Noisy insects known as "periodical" cicadas have been in hiding underground for nearly two decades, but are now back and are in the mood for love. For those living in the Northeast, this means that for some time to come, you'll be hearing the incessant drone of the bugs as they go on the hunt for mates.
The male periodical cicadas use an organ underneath their wings called a "tymbal" — rather like a tiny drum pad — in order to attract their mates. This is the noise Northeasterners will have to get used to hearing after some 17 years of relative peace and quiet.
"Basically the calling attracts the cicadas to the treetops," Michael Raupp, professor of entomology at the University of Maryland, said as relayed by vetstreet.
Raupp, who also runs website Bug of the Week, notes that the tymbal sound of the male cicadas is a way for them to "aggregate. They're saying, 'Party up here!' "
Vetstreet says that because the sound of the cicadas is so similar to machinery, it might not only annoy us humans: it can also lead to confusion among the bugs.
"Leaf blowers, weed whackers, even some riding lawn mowers send out vibrations that trigger the same response, and the males will swarm users of these power tools," Gene Kritsky of the College of Mount St. Joseph — and author of two books about cicadas — said, according to vetstreet.
Raupp anthropomorphizes the three different cicada mating calls that are used to attract the three different species the males are seeking.
"The first call is like 'Do you come here often?' ... The second is 'That's a lovely dress,' and the third is 'Let's go back to my place.' If she's impressed, she'll respond with a little dance and clicking."
Because there are actually 12 different groups or "broods" of periodical cicadas, whose appearance is staggered, we hear them more than every 17 years.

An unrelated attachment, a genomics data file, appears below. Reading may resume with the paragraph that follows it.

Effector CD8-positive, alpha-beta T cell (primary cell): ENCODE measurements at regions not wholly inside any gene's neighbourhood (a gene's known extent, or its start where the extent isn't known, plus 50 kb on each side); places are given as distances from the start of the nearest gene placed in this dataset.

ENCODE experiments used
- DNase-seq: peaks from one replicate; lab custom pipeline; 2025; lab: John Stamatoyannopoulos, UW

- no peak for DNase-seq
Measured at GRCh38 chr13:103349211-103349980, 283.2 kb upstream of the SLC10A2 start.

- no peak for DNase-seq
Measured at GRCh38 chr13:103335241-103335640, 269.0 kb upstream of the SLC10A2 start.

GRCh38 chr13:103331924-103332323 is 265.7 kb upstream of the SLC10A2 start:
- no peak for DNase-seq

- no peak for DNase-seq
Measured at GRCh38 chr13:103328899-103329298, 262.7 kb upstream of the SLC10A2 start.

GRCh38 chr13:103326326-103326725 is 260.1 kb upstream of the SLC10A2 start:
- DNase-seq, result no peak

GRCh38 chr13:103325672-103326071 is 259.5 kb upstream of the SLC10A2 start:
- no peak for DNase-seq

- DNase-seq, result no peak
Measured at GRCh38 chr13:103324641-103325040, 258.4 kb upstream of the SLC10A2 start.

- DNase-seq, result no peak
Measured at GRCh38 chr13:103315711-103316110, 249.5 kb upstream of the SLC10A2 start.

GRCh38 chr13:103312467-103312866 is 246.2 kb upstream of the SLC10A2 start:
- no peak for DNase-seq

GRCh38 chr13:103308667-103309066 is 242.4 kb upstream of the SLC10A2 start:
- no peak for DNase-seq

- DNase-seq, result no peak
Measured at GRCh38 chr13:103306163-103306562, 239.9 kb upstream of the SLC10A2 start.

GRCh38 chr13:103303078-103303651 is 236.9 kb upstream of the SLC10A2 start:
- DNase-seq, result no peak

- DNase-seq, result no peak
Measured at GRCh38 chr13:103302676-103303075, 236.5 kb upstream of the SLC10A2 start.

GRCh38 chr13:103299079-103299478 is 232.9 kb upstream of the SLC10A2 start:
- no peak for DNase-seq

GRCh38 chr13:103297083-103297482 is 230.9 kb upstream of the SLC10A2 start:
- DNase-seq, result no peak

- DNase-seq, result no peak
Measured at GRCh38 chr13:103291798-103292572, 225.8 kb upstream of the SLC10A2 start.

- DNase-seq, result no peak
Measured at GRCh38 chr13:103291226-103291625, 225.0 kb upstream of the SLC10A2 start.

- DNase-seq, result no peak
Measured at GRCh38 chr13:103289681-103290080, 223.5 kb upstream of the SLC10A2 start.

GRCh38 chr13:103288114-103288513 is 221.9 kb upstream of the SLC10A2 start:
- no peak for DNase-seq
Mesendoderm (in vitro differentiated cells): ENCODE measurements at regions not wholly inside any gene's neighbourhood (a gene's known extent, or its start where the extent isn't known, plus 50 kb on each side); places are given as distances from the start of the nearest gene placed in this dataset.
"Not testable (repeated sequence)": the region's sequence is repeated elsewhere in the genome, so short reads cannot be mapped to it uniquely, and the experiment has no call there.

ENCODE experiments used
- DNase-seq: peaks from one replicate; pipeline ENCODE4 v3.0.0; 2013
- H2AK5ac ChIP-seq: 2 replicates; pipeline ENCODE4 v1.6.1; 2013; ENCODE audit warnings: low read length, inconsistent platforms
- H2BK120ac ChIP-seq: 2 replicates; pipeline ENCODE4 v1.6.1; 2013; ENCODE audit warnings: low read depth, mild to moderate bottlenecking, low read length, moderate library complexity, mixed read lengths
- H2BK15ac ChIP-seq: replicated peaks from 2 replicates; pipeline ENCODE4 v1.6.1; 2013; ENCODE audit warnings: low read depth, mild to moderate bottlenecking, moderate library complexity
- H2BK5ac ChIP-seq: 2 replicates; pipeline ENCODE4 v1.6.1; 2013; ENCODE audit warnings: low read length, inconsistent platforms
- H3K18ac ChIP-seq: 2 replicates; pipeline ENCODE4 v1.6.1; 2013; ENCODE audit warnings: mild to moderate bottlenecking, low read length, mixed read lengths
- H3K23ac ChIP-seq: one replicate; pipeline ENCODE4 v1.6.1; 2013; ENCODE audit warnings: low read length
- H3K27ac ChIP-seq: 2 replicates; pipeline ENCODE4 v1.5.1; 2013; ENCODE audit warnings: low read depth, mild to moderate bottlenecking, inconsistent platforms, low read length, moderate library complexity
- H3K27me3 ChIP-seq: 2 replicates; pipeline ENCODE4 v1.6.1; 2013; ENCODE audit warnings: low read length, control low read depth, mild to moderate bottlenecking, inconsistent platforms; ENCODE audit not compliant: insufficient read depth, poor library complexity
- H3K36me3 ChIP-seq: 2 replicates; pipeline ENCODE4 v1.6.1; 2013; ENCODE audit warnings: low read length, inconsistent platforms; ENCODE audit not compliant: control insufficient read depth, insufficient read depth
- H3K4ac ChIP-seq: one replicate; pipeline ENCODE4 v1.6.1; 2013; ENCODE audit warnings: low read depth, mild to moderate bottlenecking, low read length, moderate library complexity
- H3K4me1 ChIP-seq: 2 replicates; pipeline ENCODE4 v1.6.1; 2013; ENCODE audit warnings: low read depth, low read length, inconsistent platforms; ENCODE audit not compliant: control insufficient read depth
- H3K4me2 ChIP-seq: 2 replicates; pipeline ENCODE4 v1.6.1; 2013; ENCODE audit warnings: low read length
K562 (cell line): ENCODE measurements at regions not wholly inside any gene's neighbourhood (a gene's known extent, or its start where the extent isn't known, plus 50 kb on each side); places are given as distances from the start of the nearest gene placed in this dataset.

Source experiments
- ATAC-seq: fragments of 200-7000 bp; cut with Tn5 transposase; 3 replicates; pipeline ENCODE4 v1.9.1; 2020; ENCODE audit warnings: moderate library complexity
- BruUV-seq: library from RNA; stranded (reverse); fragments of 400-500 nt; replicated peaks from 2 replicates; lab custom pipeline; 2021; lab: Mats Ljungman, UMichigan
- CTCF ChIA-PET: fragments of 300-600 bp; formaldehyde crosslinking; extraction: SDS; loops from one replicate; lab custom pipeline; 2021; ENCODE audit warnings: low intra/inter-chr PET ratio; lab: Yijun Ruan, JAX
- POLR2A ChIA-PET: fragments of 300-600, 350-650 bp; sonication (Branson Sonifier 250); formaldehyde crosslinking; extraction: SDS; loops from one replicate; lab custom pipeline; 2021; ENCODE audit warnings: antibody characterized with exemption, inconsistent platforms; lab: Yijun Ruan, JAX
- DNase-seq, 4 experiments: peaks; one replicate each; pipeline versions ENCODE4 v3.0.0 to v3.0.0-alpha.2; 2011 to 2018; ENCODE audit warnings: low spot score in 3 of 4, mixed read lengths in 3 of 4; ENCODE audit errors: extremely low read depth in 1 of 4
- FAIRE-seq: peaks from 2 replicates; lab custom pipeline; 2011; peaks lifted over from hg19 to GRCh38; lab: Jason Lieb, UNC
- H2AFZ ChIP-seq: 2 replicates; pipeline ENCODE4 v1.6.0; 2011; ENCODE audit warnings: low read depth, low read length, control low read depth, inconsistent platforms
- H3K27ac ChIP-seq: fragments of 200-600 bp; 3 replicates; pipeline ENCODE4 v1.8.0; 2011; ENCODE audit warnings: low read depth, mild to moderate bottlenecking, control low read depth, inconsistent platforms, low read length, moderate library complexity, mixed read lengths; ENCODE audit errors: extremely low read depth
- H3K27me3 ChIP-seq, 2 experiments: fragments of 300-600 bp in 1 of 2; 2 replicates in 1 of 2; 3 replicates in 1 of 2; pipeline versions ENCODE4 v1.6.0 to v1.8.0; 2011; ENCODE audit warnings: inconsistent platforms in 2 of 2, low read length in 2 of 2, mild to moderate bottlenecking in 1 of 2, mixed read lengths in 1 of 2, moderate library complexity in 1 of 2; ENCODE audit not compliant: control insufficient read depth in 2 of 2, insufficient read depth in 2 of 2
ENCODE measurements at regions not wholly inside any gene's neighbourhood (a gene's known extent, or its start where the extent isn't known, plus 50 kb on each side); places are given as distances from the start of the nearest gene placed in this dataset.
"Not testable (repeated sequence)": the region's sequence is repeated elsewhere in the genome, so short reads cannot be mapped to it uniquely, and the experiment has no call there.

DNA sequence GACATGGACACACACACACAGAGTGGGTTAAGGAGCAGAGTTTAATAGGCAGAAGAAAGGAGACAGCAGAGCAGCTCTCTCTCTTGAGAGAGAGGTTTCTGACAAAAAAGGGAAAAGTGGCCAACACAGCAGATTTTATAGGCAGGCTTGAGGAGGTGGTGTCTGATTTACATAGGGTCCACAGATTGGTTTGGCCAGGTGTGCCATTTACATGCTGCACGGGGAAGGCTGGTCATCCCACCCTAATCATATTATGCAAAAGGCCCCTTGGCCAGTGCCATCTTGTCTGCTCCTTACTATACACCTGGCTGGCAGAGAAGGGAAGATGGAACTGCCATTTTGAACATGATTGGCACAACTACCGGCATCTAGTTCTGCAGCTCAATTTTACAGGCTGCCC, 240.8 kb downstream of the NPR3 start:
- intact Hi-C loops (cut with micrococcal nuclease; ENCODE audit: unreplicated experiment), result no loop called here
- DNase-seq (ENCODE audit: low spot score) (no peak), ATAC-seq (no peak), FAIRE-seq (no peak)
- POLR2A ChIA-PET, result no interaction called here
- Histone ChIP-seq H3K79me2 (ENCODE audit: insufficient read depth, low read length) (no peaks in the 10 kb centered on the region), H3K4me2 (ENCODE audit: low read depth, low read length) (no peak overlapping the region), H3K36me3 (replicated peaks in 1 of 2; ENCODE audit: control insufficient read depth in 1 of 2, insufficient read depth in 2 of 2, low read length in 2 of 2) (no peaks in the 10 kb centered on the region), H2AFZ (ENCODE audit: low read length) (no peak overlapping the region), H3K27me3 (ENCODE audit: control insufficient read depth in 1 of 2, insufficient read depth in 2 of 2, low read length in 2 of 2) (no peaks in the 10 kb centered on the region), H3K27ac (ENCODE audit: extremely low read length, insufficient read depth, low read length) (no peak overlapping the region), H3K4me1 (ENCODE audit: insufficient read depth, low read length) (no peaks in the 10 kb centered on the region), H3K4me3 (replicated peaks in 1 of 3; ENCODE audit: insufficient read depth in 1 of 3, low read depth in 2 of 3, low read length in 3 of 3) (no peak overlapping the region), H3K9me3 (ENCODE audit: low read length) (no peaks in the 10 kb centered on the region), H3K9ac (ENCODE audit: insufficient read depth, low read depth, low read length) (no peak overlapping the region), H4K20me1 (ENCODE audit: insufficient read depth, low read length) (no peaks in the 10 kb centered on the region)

"There are also three broods of 13-year cicadas. Seventeen-year and 13-year cicadas will emerge at the same time once every 221 years," vetstreet says.
There are also cicadas that we hear every year. These cicadas are found the world over and usually come out during the summertime. Periodical cicadas only come out in North America, hence why we hear them during their own unique cycles.
According to Kritsky, this is why these cicadas — Magicicada — have their name.
"[It is] tied into the fact that their life cycle is almost magical," Kritsky said.
Cicadas can appear a little scary and might be rather noisy, but they can't hurt you. They can only cause some damage to trees by laying too many eggs in tree branches.
Cicadas are also not too dangerous to be eaten by your pets, but it's all a matter of moderation.
"If they eat enough of them, we could see some stomach upset, either vomiting or diarrhea," Dr. Tina Wismer of the ASPCA Animal Poison Control Center said.
Because dogs in particular have difficulty digesting the exoskeletons of the cicadas, an obstruction could occur in their systems. But generally the dogs will be able to pass the crunchy exoskeletons in their stool.
Even humans can eat cicadas, believe it or not.
"I've eaten a lot of them," Raupp said. "They taste like a shellfish when boiled, and delicate and nutty when raw."
Raupp adds that anyone with a shellfish allergy should avoid eating cicadas because they are invertebrates, and says that those who do want to indulge should stick to female cicadas:
"Females are full of eggs, and that's where the flavor is. The males are essentially hollow in the abdomen because they use that as a resonance chamber."
Like what you're reading? Follow @profklickberg.